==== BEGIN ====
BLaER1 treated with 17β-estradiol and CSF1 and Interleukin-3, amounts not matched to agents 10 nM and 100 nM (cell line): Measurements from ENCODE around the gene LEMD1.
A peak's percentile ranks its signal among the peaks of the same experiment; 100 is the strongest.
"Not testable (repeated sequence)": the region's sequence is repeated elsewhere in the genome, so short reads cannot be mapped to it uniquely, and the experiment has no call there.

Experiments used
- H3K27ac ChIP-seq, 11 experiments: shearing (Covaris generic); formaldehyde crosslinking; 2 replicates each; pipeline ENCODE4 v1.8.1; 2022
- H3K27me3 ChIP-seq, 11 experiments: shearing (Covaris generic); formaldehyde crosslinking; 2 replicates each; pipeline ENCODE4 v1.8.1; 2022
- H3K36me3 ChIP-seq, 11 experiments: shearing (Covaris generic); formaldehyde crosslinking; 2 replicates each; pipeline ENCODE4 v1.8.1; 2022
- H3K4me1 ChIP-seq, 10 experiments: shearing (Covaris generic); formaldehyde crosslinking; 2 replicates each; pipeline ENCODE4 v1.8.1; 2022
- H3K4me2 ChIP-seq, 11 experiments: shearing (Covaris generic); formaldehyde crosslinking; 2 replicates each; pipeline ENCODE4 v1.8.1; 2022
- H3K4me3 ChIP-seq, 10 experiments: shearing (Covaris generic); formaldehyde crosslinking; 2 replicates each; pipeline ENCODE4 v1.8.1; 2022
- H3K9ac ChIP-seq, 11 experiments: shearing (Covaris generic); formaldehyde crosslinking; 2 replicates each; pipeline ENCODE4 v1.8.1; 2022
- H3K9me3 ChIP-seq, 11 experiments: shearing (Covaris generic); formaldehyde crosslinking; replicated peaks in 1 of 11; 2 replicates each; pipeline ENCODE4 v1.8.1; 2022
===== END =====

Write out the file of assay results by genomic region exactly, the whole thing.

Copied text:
BLaER1 treated with 17β-estradiol and CSF1 and Interleukin-3, amounts not matched to agents 10 nM and 100 nM (cell line): Measurements from ENCODE around the gene LEMD1.
A peak's percentile ranks its signal among the peaks of the same experiment; 100 is the strongest.
"Not testable (repeated sequence)": the region's sequence is repeated elsewhere in the genome, so short reads cannot be mapped to it uniquely, and the experiment has no call there.

Experiments used
- H3K27ac ChIP-seq, 11 experiments: shearing (Covaris generic); formaldehyde crosslinking; 2 replicates each; pipeline ENCODE4 v1.8.1; 2022
- H3K27me3 ChIP-seq, 11 experiments: shearing (Covaris generic); formaldehyde crosslinking; 2 replicates each; pipeline ENCODE4 v1.8.1; 2022
- H3K36me3 ChIP-seq, 11 experiments: shearing (Covaris generic); formaldehyde crosslinking; 2 replicates each; pipeline ENCODE4 v1.8.1; 2022
- H3K4me1 ChIP-seq, 10 experiments: shearing (Covaris generic); formaldehyde crosslinking; 2 replicates each; pipeline ENCODE4 v1.8.1; 2022
- H3K4me2 ChIP-seq, 11 experiments: shearing (Covaris generic); formaldehyde crosslinking; 2 replicates each; pipeline ENCODE4 v1.8.1; 2022
- H3K4me3 ChIP-seq, 10 experiments: shearing (Covaris generic); formaldehyde crosslinking; 2 replicates each; pipeline ENCODE4 v1.8.1; 2022
- H3K9ac ChIP-seq, 11 experiments: shearing (Covaris generic); formaldehyde crosslinking; 2 replicates each; pipeline ENCODE4 v1.8.1; 2022
- H3K9me3 ChIP-seq, 11 experiments: shearing (Covaris generic); formaldehyde crosslinking; replicated peaks in 1 of 11; 2 replicates each; pipeline ENCODE4 v1.8.1; 2022